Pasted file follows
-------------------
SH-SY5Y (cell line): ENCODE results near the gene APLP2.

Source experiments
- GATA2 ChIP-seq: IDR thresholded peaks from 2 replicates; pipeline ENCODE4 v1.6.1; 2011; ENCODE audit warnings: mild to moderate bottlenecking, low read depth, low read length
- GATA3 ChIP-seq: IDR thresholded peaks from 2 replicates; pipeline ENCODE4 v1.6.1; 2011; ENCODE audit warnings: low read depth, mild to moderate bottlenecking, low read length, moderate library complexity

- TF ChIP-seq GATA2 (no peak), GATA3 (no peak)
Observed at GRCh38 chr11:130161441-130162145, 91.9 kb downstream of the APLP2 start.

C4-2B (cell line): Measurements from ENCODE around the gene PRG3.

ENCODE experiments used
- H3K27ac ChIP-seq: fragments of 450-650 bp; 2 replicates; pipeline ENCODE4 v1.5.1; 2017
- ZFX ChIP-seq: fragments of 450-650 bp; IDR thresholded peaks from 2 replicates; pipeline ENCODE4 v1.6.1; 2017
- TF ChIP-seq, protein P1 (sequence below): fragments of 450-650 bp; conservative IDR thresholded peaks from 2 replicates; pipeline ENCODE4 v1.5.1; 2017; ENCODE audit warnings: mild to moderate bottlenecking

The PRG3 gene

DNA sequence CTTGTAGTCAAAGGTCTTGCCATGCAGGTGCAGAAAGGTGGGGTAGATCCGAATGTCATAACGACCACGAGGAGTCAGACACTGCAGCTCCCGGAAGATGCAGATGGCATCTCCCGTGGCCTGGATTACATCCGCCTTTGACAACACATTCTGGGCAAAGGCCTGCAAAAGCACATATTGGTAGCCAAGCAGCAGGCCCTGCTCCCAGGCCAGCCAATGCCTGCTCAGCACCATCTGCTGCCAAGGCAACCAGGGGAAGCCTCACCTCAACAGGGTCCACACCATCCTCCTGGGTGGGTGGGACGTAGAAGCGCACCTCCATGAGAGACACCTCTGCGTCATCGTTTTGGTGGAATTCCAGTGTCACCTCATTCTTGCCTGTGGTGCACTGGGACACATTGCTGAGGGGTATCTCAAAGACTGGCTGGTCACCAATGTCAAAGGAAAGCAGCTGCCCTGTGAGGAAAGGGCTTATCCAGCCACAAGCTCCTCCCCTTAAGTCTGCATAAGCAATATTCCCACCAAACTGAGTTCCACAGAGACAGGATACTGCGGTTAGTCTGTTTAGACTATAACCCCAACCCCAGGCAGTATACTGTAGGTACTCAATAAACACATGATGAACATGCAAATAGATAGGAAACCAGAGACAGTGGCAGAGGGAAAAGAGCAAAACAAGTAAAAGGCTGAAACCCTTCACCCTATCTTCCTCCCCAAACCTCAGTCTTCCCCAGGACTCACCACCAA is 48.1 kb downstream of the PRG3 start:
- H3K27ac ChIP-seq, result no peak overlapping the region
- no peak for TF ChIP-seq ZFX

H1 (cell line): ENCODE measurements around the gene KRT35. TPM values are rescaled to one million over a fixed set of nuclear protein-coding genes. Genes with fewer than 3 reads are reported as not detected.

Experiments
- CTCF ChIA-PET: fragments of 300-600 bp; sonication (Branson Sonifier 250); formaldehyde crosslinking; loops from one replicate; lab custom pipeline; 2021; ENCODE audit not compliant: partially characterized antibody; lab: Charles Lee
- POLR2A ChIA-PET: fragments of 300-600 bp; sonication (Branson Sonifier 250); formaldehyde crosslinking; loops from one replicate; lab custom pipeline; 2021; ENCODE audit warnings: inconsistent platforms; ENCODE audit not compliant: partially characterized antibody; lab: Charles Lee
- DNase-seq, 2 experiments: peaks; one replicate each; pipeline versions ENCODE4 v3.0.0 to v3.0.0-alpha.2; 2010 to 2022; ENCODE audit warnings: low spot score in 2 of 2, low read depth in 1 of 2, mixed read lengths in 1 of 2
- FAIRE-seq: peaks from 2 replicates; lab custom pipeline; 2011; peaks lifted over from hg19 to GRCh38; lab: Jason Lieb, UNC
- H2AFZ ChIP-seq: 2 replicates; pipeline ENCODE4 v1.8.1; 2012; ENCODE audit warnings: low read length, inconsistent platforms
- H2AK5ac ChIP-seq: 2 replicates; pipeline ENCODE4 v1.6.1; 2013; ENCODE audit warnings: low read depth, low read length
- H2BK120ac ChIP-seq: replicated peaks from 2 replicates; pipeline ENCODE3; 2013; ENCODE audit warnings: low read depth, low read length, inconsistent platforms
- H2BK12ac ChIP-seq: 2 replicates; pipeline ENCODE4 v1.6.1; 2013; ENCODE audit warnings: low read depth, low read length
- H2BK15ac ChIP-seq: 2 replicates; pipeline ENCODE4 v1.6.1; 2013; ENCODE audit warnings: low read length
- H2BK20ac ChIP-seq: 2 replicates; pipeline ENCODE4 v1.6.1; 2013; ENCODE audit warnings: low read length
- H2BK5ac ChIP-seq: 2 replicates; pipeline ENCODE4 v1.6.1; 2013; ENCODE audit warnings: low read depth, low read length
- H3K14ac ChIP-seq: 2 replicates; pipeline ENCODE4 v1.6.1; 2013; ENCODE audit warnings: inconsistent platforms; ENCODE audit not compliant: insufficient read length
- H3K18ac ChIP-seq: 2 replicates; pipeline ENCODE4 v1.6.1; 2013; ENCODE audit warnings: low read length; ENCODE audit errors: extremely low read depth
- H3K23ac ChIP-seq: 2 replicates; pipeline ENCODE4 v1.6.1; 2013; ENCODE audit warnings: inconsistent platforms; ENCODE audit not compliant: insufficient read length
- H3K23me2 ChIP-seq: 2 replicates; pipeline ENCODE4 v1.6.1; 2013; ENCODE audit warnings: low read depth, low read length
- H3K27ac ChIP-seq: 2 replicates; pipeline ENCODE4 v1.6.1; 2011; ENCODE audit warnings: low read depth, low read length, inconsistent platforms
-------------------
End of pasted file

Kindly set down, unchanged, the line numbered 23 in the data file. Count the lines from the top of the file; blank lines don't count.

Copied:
- H2AK5ac ChIP-seq: 2 replicates; pipeline ENCODE4 v1.6.1; 2013; ENCODE audit warnings: low read depth, low read length